[PATCH] s390: Add -fsplit-stack support

Ulrich Weigand uweigand@de.ibm.com
Tue Feb 2 18:34:00 GMT 2016

Marcin KoÃ
›cielnicki wrote:

> Here we go.  I've also removed the "see below", since I don't really
> see anything below...

The "see below" refers to this code (which I agree isn't really obvious):

      /* Generate a BAS instruction to serve as a function
         entry intercept to facilitate the use of tracing
         algorithms located at the branch target.  */
      emit_insn (gen_prologue_tpf ());

What is not explicitly called out here is that this tracing function
actually refers to some hard registers, in particular r14, and assumes
they still have the original contents as at function entry.

That is why the prolog code avoid using r14 as temporary if the TPF
tracing mechanism is in use.  Now I think this doesn't apply to r12,
so this part of your patch should still be fine.  (In addition, TPF
is not going to support split stacks --or indeed the Go language--
anyway, so it doesn't really matter all that much.)

I do have two other issues; sorry for bringing those up again although
they've been discussed up in the past, but I still think we can find
some improvements here ...

The first is the question Andreas brought up, why we need the extra
set of insns introduced by s390_reorg.  I think this may really have
been necessary for the ESA case where data elements had to be intermixed
into code at a specific location.  But since we no longer support ESA,
we now just have a data block that can be placed anywhere.  For example,
we could just have an insn (at any point in the prolog stream) that
simply emits the full data block during final output, along the lines of
(note: needs to be updated for SImode vs. DImode.):

(define_insn "split_stack_data"
  [(unspec_volatile [(match_operand 0 "bras_sym_operand" "X")
                     (match_operand 1 "bras_sym_operand" "X")
                     (match_operand 2 "consttable_operand" "X")
                     (match_operand 3 "consttable_operand" "X")]
  switch_to_section (targetm.asm_out.function_rodata_section

  output_asm_insn (\".align 3", operands);
  (*targetm.asm_out.internal_label) (asm_out_file, \"L\",
                                     CODE_LABEL_NUMBER (operands[0]));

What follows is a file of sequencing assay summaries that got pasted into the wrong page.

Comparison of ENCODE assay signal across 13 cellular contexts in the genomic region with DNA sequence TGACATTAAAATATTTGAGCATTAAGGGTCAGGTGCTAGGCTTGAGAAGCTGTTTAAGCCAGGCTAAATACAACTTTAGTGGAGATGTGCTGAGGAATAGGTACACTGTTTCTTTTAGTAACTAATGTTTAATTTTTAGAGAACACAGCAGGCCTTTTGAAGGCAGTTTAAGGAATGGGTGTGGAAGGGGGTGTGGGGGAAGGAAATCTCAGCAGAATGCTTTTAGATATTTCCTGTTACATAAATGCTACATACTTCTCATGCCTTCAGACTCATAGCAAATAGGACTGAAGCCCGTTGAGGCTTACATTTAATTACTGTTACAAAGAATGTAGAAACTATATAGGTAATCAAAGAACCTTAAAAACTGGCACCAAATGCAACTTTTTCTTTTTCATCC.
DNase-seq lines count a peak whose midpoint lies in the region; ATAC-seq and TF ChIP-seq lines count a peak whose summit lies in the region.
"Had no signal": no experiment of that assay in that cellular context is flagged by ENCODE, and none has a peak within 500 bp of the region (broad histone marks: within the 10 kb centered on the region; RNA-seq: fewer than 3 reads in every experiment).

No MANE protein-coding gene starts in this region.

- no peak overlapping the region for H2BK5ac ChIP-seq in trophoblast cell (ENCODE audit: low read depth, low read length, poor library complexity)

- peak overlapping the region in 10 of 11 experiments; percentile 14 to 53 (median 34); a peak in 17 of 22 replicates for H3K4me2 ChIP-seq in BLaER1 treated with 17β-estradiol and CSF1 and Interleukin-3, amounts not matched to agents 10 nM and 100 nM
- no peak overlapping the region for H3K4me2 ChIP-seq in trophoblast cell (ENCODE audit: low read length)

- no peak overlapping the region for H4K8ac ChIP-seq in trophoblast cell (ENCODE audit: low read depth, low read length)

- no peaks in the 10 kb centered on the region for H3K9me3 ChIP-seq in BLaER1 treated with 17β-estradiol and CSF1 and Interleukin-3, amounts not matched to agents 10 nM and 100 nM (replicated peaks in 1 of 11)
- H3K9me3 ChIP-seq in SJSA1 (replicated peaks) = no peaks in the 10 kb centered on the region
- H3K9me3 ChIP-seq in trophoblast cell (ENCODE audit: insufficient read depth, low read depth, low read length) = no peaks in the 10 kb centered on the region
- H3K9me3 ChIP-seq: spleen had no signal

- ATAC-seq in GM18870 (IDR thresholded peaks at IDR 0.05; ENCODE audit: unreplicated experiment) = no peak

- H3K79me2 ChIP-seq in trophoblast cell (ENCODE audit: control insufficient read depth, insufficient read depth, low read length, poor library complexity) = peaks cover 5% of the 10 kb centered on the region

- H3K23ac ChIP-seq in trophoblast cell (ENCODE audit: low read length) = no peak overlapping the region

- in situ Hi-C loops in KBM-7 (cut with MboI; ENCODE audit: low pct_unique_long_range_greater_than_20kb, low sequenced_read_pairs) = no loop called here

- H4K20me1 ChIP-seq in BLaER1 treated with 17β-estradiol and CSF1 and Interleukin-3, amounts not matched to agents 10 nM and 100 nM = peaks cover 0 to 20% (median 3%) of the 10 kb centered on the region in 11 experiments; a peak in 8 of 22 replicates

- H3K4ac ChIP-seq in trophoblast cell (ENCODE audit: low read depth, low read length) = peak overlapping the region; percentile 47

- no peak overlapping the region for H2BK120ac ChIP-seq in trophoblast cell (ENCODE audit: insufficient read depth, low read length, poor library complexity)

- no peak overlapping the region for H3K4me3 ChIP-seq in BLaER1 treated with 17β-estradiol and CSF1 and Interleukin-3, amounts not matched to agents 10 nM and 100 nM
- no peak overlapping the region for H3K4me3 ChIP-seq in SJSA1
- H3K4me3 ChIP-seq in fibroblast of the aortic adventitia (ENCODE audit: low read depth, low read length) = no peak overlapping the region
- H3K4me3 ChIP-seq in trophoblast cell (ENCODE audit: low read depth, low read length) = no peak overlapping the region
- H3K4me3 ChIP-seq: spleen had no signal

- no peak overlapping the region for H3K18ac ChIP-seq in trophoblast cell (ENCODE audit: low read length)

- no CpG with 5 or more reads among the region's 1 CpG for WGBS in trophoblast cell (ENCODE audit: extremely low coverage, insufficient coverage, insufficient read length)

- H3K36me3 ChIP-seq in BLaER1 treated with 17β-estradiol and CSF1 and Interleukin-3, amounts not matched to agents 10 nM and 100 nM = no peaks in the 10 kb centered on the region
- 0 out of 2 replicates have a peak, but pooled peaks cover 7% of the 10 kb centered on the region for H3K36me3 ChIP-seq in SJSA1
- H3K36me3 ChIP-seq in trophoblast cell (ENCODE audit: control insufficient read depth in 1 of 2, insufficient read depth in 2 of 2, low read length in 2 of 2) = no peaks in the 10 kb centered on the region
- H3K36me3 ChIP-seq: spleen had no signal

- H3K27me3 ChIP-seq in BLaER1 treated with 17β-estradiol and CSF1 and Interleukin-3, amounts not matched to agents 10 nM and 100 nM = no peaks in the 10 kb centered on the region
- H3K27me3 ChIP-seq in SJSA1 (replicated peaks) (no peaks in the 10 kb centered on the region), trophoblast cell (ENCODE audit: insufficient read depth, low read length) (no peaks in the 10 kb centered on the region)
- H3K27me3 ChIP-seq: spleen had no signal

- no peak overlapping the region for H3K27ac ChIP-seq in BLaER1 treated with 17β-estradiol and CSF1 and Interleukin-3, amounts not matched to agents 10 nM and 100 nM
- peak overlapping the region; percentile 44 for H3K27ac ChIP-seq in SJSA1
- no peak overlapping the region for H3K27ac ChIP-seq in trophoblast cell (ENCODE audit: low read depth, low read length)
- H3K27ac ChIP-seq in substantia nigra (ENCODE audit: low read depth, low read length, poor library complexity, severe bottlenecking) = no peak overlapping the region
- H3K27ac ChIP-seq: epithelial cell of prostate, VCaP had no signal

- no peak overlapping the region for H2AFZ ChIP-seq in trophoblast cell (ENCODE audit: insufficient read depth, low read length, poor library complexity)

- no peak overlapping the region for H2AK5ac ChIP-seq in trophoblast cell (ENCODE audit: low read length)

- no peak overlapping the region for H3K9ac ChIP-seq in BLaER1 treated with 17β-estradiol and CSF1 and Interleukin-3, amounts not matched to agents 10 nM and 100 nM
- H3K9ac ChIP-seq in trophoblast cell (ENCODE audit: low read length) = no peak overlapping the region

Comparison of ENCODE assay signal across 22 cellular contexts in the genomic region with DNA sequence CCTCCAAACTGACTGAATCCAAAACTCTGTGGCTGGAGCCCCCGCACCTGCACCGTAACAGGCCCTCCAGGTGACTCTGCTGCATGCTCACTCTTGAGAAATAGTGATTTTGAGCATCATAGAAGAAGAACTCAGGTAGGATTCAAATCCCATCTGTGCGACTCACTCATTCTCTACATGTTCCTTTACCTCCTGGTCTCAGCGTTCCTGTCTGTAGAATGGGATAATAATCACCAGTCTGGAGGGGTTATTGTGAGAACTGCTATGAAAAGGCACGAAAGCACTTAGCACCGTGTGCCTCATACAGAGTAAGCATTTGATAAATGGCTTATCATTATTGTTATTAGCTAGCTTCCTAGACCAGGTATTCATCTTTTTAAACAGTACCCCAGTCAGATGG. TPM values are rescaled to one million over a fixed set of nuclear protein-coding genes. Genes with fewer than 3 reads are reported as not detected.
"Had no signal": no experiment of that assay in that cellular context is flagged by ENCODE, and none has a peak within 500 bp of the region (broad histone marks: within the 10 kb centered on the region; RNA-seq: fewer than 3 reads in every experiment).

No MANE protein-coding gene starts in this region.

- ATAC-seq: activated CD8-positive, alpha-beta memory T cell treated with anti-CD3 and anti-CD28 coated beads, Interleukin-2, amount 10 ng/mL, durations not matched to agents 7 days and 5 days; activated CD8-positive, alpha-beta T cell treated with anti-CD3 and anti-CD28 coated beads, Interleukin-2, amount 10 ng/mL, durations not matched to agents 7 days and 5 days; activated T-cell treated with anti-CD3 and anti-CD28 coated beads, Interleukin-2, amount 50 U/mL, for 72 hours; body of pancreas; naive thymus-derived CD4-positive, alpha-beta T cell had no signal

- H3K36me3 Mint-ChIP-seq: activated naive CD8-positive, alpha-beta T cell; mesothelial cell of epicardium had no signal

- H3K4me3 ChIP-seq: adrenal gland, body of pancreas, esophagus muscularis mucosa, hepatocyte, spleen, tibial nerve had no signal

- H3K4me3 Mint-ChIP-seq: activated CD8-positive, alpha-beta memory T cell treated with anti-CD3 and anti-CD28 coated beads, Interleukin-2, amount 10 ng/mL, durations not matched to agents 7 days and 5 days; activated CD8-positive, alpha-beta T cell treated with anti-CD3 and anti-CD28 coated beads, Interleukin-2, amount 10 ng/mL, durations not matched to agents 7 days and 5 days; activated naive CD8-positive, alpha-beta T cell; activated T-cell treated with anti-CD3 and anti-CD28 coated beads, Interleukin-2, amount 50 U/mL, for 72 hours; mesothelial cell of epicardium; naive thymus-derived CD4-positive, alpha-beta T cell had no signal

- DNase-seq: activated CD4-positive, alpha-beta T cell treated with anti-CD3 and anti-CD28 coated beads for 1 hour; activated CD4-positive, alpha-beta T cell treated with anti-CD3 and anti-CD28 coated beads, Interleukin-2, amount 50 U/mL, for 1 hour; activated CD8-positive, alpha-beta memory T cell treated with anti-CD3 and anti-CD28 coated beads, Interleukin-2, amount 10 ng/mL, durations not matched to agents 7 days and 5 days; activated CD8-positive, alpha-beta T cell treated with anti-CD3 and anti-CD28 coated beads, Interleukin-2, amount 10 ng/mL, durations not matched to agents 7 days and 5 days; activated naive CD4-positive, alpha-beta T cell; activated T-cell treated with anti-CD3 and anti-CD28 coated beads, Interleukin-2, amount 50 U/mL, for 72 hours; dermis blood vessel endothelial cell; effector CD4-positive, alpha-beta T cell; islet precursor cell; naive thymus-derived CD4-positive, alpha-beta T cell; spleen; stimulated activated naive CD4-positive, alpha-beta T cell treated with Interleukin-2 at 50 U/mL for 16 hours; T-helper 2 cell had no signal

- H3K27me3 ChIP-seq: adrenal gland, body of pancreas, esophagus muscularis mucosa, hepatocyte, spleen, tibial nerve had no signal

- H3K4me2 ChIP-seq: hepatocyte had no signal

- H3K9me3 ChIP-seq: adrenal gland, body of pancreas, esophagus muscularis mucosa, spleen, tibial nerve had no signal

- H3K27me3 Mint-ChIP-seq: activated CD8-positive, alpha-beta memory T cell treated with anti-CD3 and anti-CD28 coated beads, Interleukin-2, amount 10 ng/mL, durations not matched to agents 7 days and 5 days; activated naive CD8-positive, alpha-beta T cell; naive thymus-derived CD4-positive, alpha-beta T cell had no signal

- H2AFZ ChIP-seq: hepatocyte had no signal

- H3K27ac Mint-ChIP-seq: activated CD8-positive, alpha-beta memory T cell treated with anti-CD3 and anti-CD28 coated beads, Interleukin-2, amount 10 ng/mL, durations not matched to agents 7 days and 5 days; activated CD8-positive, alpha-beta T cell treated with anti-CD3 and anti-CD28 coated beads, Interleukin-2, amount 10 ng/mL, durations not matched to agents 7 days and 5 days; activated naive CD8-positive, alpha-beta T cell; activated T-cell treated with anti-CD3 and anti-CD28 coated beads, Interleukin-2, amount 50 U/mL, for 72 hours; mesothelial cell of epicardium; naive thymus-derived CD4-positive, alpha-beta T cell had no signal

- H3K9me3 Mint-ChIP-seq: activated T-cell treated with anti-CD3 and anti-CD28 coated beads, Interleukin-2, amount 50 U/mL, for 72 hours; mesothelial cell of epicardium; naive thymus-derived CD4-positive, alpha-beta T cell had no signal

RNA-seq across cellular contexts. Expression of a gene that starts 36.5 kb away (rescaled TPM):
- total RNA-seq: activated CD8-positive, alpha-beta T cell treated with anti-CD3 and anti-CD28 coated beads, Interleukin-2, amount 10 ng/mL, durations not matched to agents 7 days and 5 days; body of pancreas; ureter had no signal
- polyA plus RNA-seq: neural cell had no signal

output_asm_insn (\".quad %2\", operands);
  output_asm_insn (\".quad %3\", operands);
  output_asm_insn (\".quad %1-%0\", operands);

  switch_to_section (current_function_section ());
  return "";
  [(set_attr "length" "0")])

Or possibly even cleaner, we can simply define the data block at the
tree level as if it were an initialized global variable of a certain
struct type, and just leave it to common code to emit it as usual.

Then we just have the code bits, but I don't really see much
difference between the split_stack_call and split_stack_sibcall
patterns (apart from the data block), so if code flow is OK with
the former insns, it should be OK with the latter too ..

[ Or else, if there *are* code flow issues, the other alternative
would be to emit the full call sequence, code and data, from a
single insn pattern during final output.  This might have the extra
benefit that the assembler sequence is fully fixed, and thus easier
to detect in the linker.  ]

Getting rid of the extra transformation in s390_reorg would not
just remove a bunch of code from the back-end (always good!),
it would also speed up compile time a bit.

The second issue I'm still not sure about is the magic nop marker
for frameless functions.  In an earlier mail you wrote:

> Both currently supported 
> architectures always emit split-stack code on every function.

At least for rs6000 this doesn't appear to be true; in
rs6000_expand_split_stack_prologue we have:

  if (!info->push_p)

so it does nothing for frameless routines.

Now on i386 we do indeed generate code for frameless routines;
in fact, the *same* full stack check is generated as for any
other routine.  Now I'm wondering: is there are reason why
this check would be necessary (and there's simply a bug in
the rs6000 implementation)?  Then we obviously should do the
same on s390.

On the other hand, if rs6000 works fine *without* any code
in frameless routines, why wouldn't that work for s390 too?

Emitting a nop (that is always executed) still looks weird to me.


  Dr. Ulrich Weigand
  GNU/Linux compilers and toolchain

More information about the Gcc-patches mailing list